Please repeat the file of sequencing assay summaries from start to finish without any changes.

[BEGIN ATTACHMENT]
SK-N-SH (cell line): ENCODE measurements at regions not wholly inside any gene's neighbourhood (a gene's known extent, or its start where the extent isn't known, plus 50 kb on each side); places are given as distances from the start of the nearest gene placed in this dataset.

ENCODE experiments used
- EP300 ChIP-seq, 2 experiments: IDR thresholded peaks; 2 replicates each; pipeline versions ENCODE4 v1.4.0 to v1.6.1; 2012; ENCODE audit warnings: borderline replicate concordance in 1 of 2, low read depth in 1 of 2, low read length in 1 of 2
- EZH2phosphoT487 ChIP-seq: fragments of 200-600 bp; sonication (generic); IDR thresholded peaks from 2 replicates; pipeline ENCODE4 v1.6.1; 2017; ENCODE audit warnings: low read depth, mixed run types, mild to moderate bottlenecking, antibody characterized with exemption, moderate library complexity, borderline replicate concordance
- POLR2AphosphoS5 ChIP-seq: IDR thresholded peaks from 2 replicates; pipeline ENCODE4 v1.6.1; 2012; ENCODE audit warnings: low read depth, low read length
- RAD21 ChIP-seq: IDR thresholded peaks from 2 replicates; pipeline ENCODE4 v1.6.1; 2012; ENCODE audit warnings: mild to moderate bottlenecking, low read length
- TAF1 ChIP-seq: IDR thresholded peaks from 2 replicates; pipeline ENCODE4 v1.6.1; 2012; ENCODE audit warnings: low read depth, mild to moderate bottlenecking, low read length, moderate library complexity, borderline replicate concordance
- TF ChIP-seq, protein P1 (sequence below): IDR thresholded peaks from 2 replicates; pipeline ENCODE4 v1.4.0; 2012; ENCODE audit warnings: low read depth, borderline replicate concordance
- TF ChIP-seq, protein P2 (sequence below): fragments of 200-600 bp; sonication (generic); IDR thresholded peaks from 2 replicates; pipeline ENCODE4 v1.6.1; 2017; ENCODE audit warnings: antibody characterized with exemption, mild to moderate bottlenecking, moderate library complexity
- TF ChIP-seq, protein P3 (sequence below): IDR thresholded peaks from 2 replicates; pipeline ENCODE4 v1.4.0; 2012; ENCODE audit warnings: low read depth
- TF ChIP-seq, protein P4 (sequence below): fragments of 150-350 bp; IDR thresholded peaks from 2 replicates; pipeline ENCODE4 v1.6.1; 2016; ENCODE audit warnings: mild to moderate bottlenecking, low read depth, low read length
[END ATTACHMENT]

SK-N-SH (cell line): ENCODE measurements at regions not wholly inside any gene's neighbourhood (a gene's known extent, or its start where the extent isn't known, plus 50 kb on each side); places are given as distances from the start of the nearest gene placed in this dataset.

ENCODE experiments used
- EP300 ChIP-seq, 2 experiments: IDR thresholded peaks; 2 replicates each; pipeline versions ENCODE4 v1.4.0 to v1.6.1; 2012; ENCODE audit warnings: borderline replicate concordance in 1 of 2, low read depth in 1 of 2, low read length in 1 of 2
- EZH2phosphoT487 ChIP-seq: fragments of 200-600 bp; sonication (generic); IDR thresholded peaks from 2 replicates; pipeline ENCODE4 v1.6.1; 2017; ENCODE audit warnings: low read depth, mixed run types, mild to moderate bottlenecking, antibody characterized with exemption, moderate library complexity, borderline replicate concordance
- POLR2AphosphoS5 ChIP-seq: IDR thresholded peaks from 2 replicates; pipeline ENCODE4 v1.6.1; 2012; ENCODE audit warnings: low read depth, low read length
- RAD21 ChIP-seq: IDR thresholded peaks from 2 replicates; pipeline ENCODE4 v1.6.1; 2012; ENCODE audit warnings: mild to moderate bottlenecking, low read length
- TAF1 ChIP-seq: IDR thresholded peaks from 2 replicates; pipeline ENCODE4 v1.6.1; 2012; ENCODE audit warnings: low read depth, mild to moderate bottlenecking, low read length, moderate library complexity, borderline replicate concordance
- TF ChIP-seq, protein P1 (sequence below): IDR thresholded peaks from 2 replicates; pipeline ENCODE4 v1.4.0; 2012; ENCODE audit warnings: low read depth, borderline replicate concordance
- TF ChIP-seq, protein P2 (sequence below): fragments of 200-600 bp; sonication (generic); IDR thresholded peaks from 2 replicates; pipeline ENCODE4 v1.6.1; 2017; ENCODE audit warnings: antibody characterized with exemption, mild to moderate bottlenecking, moderate library complexity
- TF ChIP-seq, protein P3 (sequence below): IDR thresholded peaks from 2 replicates; pipeline ENCODE4 v1.4.0; 2012; ENCODE audit warnings: low read depth
- TF ChIP-seq, protein P4 (sequence below): fragments of 150-350 bp; IDR thresholded peaks from 2 replicates; pipeline ENCODE4 v1.6.1; 2016; ENCODE audit warnings: mild to moderate bottlenecking, low read depth, low read length